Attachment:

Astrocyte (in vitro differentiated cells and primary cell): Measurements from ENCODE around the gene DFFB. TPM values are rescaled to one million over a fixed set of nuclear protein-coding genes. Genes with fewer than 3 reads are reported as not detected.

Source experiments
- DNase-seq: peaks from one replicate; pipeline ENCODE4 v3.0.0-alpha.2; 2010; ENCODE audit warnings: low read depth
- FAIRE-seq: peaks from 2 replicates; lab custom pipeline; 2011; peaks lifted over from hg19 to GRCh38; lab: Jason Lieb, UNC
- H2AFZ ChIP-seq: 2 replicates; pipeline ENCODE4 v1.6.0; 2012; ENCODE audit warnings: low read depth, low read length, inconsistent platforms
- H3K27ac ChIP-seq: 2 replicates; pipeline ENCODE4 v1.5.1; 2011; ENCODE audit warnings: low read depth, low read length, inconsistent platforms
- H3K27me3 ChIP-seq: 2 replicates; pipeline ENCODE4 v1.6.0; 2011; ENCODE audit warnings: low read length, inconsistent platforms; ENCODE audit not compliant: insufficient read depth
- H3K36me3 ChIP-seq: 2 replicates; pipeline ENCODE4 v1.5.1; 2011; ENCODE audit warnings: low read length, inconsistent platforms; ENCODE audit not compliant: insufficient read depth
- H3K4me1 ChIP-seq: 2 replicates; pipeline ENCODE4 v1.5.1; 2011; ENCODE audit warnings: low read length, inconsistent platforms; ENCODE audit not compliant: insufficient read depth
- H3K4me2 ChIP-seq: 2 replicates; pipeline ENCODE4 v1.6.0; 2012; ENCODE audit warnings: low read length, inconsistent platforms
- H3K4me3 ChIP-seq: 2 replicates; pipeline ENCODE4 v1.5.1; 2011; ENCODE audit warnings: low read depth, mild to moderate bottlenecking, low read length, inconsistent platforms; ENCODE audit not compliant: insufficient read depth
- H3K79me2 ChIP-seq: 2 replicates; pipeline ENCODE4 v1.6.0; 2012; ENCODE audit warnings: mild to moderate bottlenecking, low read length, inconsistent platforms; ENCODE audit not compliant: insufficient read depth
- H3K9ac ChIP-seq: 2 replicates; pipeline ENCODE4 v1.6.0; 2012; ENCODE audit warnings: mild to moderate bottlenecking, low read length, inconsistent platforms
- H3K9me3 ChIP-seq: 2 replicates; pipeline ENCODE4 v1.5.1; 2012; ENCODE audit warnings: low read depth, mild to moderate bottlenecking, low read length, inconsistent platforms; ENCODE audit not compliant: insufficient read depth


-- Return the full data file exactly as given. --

Astrocyte (in vitro differentiated cells and primary cell): Measurements from ENCODE around the gene DFFB. TPM values are rescaled to one million over a fixed set of nuclear protein-coding genes. Genes with fewer than 3 reads are reported as not detected.

Source experiments
- DNase-seq: peaks from one replicate; pipeline ENCODE4 v3.0.0-alpha.2; 2010; ENCODE audit warnings: low read depth
- FAIRE-seq: peaks from 2 replicates; lab custom pipeline; 2011; peaks lifted over from hg19 to GRCh38; lab: Jason Lieb, UNC
- H2AFZ ChIP-seq: 2 replicates; pipeline ENCODE4 v1.6.0; 2012; ENCODE audit warnings: low read depth, low read length, inconsistent platforms
- H3K27ac ChIP-seq: 2 replicates; pipeline ENCODE4 v1.5.1; 2011; ENCODE audit warnings: low read depth, low read length, inconsistent platforms
- H3K27me3 ChIP-seq: 2 replicates; pipeline ENCODE4 v1.6.0; 2011; ENCODE audit warnings: low read length, inconsistent platforms; ENCODE audit not compliant: insufficient read depth
- H3K36me3 ChIP-seq: 2 replicates; pipeline ENCODE4 v1.5.1; 2011; ENCODE audit warnings: low read length, inconsistent platforms; ENCODE audit not compliant: insufficient read depth
- H3K4me1 ChIP-seq: 2 replicates; pipeline ENCODE4 v1.5.1; 2011; ENCODE audit warnings: low read length, inconsistent platforms; ENCODE audit not compliant: insufficient read depth
- H3K4me2 ChIP-seq: 2 replicates; pipeline ENCODE4 v1.6.0; 2012; ENCODE audit warnings: low read length, inconsistent platforms
- H3K4me3 ChIP-seq: 2 replicates; pipeline ENCODE4 v1.5.1; 2011; ENCODE audit warnings: low read depth, mild to moderate bottlenecking, low read length, inconsistent platforms; ENCODE audit not compliant: insufficient read depth
- H3K79me2 ChIP-seq: 2 replicates; pipeline ENCODE4 v1.6.0; 2012; ENCODE audit warnings: mild to moderate bottlenecking, low read length, inconsistent platforms; ENCODE audit not compliant: insufficient read depth
- H3K9ac ChIP-seq: 2 replicates; pipeline ENCODE4 v1.6.0; 2012; ENCODE audit warnings: mild to moderate bottlenecking, low read length, inconsistent platforms
- H3K9me3 ChIP-seq: 2 replicates; pipeline ENCODE4 v1.5.1; 2012; ENCODE audit warnings: low read depth, mild to moderate bottlenecking, low read length, inconsistent platforms; ENCODE audit not compliant: insufficient read depth